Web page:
Fri. Dec 9th, 2022

Some have decided to undertake teaching or postgraduate research, and others have successfully transferred their verbal, visual, and analytical skills to non-arts-related career paths. The course offers particularly good preparation for careers that place emphasis on visual literacy, such as advertising and marketing. Whatever their destination, students tend to become passionate about their course, and retain close ties with their lecturers and supervisors after they graduate. Current undergraduates are happy to discuss their experience of the History of Art Tripos with prospective applicants. Part II offers a variety of more specialised options on subjects ranging from the medieval period to contemporary art, as well as two compulsory courses, one on critical and methodological approaches to the subject, and one on the concept and practice of display. In the first part of the module, we will discuss a small number of painters working between the seventeenth and nineteenth centuries, approaching them largely through present-day critical and theoretical perspectives.

  • Various artist did not want to create artwork that everyone was conforming to at the time.
  • One of the greatest works of Mesolithic art is the sculpture “Thinker From Cernavoda” from Romania.
  • The Palace of Westminster , London is an example of romantic architecture that is also referred to as Gothic Revival.

As the “Dark Ages.” The art of this period can be considered relatively “dark” as well. Some depicted rather grotesque or otherwise brutal scenes while others were focused on formalized religion. Quite often, art was created to tell stories in a time when oral tradition prevailed.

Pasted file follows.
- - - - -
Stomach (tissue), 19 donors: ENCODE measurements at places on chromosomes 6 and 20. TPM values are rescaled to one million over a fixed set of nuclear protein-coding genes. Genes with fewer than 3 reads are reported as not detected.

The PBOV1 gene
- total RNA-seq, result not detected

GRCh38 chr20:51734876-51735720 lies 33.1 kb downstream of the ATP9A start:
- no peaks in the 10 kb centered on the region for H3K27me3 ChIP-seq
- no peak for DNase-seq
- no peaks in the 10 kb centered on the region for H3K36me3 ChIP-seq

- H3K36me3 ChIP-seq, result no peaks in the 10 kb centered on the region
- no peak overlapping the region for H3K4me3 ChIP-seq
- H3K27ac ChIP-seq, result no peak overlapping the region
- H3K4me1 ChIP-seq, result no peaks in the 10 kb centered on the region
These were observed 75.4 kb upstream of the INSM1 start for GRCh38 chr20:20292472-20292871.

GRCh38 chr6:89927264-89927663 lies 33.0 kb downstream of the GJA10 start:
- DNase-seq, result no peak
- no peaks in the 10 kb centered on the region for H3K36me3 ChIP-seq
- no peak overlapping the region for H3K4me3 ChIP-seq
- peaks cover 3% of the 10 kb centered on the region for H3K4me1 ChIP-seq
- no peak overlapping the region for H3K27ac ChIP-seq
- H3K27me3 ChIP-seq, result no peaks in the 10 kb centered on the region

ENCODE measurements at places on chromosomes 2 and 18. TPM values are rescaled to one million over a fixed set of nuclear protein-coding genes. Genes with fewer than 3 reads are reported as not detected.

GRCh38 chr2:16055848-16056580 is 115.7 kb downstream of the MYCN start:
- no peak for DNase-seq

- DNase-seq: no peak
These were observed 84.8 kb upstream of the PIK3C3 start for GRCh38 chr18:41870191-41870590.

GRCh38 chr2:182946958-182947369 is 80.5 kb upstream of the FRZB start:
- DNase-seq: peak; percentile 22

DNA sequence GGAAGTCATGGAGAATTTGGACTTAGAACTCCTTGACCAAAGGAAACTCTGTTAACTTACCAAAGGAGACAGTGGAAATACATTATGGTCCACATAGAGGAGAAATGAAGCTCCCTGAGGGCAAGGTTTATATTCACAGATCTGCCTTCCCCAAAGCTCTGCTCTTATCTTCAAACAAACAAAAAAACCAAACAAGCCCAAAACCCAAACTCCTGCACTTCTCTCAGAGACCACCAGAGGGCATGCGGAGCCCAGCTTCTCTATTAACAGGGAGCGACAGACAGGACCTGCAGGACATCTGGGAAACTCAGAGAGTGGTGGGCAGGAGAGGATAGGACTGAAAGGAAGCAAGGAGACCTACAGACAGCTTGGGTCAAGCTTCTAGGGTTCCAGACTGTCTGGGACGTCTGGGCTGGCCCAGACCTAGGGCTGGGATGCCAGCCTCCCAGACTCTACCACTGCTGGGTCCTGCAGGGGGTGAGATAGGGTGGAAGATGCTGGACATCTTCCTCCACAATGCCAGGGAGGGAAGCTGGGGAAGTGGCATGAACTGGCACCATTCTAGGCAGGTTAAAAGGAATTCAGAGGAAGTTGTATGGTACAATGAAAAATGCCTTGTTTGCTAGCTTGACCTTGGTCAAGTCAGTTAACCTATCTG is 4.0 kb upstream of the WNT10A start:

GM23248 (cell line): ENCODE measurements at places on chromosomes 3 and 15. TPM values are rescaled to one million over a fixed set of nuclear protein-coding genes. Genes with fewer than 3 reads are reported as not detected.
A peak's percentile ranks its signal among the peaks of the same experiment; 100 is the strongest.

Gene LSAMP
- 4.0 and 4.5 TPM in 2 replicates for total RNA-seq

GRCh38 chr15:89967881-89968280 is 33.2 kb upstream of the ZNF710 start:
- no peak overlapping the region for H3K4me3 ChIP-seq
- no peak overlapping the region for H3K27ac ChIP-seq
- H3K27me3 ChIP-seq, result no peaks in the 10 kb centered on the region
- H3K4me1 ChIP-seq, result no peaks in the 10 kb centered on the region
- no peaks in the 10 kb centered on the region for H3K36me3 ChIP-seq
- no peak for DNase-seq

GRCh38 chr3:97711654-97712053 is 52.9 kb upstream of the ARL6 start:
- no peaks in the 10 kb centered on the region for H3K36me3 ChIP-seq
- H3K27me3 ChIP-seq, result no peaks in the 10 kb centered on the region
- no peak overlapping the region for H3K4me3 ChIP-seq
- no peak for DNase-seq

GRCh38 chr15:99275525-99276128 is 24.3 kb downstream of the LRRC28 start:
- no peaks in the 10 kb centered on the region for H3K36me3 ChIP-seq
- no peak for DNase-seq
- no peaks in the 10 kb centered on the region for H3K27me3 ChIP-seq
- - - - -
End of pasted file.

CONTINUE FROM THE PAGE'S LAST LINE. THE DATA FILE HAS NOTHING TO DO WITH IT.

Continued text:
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You’ll learn about the history of art and to think critically about its development and effects, examining the social history of art in a challenging and thought-provoking way. You’ll also consider some of the theories and approaches, from aesthetics to anthropology, that can help us to interpret works of art as well as understanding different contexts of its display. We do not take for granted that ‘art’ has been understood in the same way around the world through time. The admissions process consists of two interviews, one with the Director of Studies in History of Art, who will usually be accompanied by another specialist member of staff, and one with the Admissions Tutor or other non expert academic. Beforehand, applicants will be asked to send in two essays of their choice written for their A-level subjects or other comparable school exams.

In 1789, France was on the brink of its first revolution and Neoclassicism sought to express their patriotic feelings. They believed that art should be serious, and valued drawings above painting; smooth contours and paint with no discernible brushstrokes were the ultimate aim. Both painting and sculpture exerted calmness and restraint and focused on heroic themes, expressing such noble notions as self-sacrifice and nationalism. It also often featured marble columns, coffered ceilings and sumptuous decoration, including the extensive use of mosaics with golden backgrounds. The building material used by Byzantine architects was no longer marble, which was very appreciated by the Ancient Greeks. Mosaics were used to cover brick walls, and any other surface where fresco wouldn’t resist.